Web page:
A mathematical model for lipid raft formation in simple artificial cell membranes
Linda Cummings (Department of Mathematical Sciences, New Jersey Institute of Technology)
(November 6, 2008 10:30 AM - 11:30 AM)
Living cells are enveloped by membranes, made up of lipid molecules arranged in a bilayer configuration. These lipid bilayers are composed of different types of lipid molecules and, rather than being a homogeneous mixture, the lipids exhibit partial "phase separation", with the formation of cholesterol- and sphingomyelin- enriched microdomains (also known as "lipid rafts") within the membrane. It is thought that certain proteins or other reactants associate preferentially with these phase-separated microdomains, and thus that rafts can act to prevent interactions with other reactants in the rest of the membrane, or conversely, bring desired reactants into close proximity to promote certain reactions. Lipid rafts are therefore thought to play many very important roles in cell biology, but the basic principles that govern their formation and function remain poorly understood.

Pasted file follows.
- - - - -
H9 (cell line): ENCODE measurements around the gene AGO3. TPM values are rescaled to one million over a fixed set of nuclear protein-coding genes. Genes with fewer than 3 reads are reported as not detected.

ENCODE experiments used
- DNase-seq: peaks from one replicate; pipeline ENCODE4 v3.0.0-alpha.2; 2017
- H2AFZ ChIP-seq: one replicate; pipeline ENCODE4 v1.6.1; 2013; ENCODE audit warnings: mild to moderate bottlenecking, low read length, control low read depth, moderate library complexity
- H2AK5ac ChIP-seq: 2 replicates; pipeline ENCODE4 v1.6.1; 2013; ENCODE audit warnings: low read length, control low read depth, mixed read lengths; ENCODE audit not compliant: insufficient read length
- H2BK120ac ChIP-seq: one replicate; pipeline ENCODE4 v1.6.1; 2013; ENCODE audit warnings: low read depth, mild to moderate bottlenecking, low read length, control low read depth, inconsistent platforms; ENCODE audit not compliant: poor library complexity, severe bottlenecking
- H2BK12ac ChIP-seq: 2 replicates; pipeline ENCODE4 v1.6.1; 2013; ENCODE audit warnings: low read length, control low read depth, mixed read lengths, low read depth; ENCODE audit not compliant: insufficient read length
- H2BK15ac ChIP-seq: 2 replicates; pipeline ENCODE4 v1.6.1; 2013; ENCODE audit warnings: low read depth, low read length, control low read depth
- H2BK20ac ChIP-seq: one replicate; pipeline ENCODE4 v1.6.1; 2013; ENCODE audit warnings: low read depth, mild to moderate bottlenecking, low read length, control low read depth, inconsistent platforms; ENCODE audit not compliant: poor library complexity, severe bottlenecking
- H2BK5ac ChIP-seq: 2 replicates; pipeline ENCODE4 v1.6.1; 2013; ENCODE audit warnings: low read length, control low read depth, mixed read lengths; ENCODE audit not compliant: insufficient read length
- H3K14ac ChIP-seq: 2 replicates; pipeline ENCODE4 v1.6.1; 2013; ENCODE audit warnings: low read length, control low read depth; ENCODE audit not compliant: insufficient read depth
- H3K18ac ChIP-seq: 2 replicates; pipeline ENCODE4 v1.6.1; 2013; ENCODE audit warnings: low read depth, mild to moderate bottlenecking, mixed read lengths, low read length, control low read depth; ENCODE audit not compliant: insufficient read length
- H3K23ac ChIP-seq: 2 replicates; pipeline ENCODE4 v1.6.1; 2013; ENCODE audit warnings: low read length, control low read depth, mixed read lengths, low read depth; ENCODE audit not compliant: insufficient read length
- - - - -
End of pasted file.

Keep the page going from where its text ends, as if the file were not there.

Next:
To shed light on these fundamental issues experiments have been conducted on simple in vitro systems, with microdomains forming in membranes composed of controlled lipid mixtures (e.g. 20% cholesterol and 80% phosphatidylcholine (PC)). This talk will briefly outline the background biology and the experimental measurements, and then describe how a mathematical model can be built to explain the experimental findings. The model relies on the Smoluchowski theory of coagulation and fragmentation, applied to an idealized system in which a large number of cholesterol molecules in 2D clusters of varying sizes (the rafts) are diffusing around in an otherwise inert 2D fluid (the PC bilayer). The key step in the modeling lies in studying the physics of the cluster- cluster interactions to deduce how the rate coefficients for the coagulation and fragmentation events depend on the cluster size, something on which the model results depend sensitively. We find remarkably good agreement with the experiments, and moreover, the model provides us with a large amount of information that the experiments cannot measure.